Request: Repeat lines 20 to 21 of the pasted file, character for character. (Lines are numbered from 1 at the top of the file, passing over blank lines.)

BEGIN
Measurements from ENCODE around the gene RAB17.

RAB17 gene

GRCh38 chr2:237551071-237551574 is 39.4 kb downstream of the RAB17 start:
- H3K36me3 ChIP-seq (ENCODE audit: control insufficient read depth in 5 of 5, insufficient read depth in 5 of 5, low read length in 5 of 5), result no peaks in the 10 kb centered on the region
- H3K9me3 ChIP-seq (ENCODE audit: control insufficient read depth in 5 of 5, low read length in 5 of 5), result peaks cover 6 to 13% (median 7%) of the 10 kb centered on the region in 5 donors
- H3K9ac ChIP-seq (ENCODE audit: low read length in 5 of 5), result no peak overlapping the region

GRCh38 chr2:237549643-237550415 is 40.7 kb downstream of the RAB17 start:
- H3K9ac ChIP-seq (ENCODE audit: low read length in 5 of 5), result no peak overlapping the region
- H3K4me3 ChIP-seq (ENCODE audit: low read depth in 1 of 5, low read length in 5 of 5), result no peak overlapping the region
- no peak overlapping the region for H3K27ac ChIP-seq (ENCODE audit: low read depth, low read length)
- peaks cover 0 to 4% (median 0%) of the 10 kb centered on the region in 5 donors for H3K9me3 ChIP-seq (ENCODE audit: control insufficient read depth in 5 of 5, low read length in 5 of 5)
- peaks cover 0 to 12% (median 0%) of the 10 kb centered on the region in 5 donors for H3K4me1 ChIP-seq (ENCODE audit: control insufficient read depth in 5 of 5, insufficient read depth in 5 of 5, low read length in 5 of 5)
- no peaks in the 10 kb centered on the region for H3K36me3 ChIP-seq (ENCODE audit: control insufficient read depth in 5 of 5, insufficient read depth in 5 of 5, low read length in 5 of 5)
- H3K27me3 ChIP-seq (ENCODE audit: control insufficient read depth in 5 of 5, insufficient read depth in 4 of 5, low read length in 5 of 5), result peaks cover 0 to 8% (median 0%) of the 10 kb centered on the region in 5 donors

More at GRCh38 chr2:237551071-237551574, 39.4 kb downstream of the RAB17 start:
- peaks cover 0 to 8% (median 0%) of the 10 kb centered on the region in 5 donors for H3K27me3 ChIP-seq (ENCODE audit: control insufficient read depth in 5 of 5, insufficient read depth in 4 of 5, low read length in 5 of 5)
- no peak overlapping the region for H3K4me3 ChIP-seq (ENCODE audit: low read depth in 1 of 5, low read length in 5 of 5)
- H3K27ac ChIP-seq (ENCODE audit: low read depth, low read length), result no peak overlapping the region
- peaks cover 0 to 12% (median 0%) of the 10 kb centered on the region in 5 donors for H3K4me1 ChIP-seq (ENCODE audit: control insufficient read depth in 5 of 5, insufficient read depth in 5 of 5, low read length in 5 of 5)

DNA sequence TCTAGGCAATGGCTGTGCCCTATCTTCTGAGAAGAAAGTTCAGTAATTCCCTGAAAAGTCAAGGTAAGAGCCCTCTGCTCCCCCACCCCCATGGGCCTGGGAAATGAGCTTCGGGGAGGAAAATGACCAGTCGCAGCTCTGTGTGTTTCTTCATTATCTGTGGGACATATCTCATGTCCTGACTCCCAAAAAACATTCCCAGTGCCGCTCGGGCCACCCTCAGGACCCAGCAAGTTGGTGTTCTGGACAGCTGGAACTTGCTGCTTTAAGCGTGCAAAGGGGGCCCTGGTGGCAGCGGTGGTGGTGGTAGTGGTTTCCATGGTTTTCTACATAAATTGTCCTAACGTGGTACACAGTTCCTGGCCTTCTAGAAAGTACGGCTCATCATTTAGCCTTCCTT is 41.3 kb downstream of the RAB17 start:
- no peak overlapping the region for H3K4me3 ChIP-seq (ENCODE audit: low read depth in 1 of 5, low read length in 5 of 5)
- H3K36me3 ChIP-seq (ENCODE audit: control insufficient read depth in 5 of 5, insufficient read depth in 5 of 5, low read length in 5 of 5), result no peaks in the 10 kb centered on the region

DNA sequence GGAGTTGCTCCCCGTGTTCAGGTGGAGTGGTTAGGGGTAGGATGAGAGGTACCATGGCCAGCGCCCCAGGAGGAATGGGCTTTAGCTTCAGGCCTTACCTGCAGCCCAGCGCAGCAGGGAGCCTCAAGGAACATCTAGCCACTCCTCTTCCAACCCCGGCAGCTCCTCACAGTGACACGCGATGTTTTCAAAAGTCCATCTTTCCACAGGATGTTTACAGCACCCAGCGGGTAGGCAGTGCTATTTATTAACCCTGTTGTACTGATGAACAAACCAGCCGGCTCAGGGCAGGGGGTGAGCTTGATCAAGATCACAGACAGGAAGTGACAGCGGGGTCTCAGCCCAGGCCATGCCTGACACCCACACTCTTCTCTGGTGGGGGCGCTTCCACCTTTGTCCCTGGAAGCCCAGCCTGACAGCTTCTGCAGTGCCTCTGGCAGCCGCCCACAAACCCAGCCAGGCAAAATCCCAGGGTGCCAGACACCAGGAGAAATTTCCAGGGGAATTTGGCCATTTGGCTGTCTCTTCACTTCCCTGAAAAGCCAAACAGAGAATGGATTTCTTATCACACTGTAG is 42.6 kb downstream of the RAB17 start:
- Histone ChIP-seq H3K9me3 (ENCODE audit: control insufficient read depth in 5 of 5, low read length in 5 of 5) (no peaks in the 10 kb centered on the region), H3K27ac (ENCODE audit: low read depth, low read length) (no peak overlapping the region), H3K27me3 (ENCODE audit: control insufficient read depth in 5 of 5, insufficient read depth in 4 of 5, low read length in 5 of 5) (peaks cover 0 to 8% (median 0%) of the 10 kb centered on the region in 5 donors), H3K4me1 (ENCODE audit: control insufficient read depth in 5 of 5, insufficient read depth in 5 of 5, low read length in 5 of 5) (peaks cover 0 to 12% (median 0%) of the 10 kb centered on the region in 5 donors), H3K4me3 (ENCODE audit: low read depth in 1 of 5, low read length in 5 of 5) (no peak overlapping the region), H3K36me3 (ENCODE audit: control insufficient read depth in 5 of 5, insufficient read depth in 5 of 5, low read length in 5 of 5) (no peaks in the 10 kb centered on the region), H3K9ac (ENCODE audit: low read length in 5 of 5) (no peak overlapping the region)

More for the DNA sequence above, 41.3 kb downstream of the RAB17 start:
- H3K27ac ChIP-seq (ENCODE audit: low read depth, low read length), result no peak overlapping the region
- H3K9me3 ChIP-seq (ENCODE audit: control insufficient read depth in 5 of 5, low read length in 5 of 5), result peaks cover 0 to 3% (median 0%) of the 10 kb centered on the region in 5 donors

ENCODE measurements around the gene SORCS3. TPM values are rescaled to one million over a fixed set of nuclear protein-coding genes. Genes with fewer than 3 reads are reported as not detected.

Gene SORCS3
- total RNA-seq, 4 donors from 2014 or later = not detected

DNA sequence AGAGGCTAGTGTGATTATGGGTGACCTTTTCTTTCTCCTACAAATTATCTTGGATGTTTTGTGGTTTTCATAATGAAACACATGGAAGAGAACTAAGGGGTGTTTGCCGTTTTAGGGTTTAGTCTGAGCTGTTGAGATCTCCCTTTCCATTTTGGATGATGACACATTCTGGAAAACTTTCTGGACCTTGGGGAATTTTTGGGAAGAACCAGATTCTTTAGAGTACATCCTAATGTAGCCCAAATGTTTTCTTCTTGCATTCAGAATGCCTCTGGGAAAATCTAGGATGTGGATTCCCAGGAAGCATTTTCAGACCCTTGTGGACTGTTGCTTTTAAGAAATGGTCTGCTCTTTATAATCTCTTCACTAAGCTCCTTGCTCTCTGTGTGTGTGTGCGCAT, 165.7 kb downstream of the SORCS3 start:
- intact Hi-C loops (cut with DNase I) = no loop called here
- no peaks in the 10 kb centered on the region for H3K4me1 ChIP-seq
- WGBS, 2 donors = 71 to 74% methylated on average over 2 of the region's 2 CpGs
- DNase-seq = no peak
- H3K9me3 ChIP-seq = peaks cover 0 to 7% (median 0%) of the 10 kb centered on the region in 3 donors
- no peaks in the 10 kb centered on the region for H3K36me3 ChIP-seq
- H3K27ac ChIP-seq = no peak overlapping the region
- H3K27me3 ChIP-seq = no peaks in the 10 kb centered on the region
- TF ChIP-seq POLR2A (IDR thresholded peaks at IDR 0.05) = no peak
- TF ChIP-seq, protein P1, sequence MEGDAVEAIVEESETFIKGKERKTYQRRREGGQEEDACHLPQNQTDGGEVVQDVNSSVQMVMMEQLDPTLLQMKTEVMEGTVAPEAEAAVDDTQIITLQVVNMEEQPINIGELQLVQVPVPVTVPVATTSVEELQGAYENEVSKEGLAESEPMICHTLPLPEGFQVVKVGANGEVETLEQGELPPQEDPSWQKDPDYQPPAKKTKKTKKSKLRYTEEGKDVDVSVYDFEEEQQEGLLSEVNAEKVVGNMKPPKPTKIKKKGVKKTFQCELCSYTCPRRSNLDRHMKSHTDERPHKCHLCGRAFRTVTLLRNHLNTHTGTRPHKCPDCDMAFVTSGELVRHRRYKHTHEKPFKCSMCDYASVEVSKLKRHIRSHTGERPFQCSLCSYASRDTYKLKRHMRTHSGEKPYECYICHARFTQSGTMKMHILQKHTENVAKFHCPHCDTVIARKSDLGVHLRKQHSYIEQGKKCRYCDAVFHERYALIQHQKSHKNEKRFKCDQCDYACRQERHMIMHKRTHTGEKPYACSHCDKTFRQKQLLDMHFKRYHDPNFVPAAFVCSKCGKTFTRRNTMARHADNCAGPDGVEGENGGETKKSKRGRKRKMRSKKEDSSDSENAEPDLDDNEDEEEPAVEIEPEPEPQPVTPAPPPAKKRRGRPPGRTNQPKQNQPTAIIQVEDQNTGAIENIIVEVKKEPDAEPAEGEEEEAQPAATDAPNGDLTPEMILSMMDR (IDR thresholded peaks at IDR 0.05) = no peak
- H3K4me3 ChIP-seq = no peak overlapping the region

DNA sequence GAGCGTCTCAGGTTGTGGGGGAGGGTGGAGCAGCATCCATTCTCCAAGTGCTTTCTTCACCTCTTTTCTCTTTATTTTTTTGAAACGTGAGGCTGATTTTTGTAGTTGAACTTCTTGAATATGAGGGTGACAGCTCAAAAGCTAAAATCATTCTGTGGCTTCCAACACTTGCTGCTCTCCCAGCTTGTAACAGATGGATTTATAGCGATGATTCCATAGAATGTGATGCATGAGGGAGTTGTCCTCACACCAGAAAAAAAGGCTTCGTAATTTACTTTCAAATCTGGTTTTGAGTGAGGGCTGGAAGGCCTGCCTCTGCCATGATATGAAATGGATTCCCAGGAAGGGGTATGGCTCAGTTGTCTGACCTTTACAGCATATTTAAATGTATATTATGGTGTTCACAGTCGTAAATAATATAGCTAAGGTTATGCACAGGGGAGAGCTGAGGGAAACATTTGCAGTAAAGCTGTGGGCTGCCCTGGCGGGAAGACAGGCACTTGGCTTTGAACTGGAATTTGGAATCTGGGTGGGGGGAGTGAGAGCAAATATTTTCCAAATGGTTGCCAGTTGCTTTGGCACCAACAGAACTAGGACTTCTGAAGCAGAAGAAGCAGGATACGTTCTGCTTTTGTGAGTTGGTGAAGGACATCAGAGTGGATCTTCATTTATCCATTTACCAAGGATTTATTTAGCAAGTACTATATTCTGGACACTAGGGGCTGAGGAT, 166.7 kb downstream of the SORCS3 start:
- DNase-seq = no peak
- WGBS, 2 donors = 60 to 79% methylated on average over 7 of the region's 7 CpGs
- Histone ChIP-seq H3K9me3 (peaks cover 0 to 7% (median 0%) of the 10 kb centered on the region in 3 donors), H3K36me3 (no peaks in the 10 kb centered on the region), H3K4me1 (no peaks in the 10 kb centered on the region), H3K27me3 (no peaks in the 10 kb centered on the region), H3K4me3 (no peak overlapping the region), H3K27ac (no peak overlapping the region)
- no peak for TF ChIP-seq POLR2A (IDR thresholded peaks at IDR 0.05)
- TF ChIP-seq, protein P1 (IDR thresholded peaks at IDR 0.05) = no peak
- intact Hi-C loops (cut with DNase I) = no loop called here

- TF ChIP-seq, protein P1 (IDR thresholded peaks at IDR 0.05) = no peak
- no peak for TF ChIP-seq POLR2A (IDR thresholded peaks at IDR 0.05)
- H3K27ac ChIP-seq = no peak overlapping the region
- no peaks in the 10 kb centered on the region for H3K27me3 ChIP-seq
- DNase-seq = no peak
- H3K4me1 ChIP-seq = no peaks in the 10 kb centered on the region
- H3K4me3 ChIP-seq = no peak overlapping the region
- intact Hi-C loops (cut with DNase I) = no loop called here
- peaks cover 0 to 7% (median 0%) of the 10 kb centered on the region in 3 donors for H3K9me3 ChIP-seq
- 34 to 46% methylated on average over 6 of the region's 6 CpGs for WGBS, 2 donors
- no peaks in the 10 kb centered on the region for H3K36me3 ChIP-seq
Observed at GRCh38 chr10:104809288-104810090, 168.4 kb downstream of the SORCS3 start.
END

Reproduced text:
DNA sequence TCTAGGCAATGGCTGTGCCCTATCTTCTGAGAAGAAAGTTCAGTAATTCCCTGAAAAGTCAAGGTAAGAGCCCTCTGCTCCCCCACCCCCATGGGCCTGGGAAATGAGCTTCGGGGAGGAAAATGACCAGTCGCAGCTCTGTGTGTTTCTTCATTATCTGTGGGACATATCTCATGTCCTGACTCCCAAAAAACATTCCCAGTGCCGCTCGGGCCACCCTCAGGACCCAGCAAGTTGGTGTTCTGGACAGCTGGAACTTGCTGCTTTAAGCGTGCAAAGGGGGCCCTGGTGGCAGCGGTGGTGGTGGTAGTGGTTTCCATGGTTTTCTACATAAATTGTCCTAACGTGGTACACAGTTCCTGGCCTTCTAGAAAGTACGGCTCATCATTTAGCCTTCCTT is 41.3 kb downstream of the RAB17 start:
- no peak overlapping the region for H3K4me3 ChIP-seq (ENCODE audit: low read depth in 1 of 5, low read length in 5 of 5)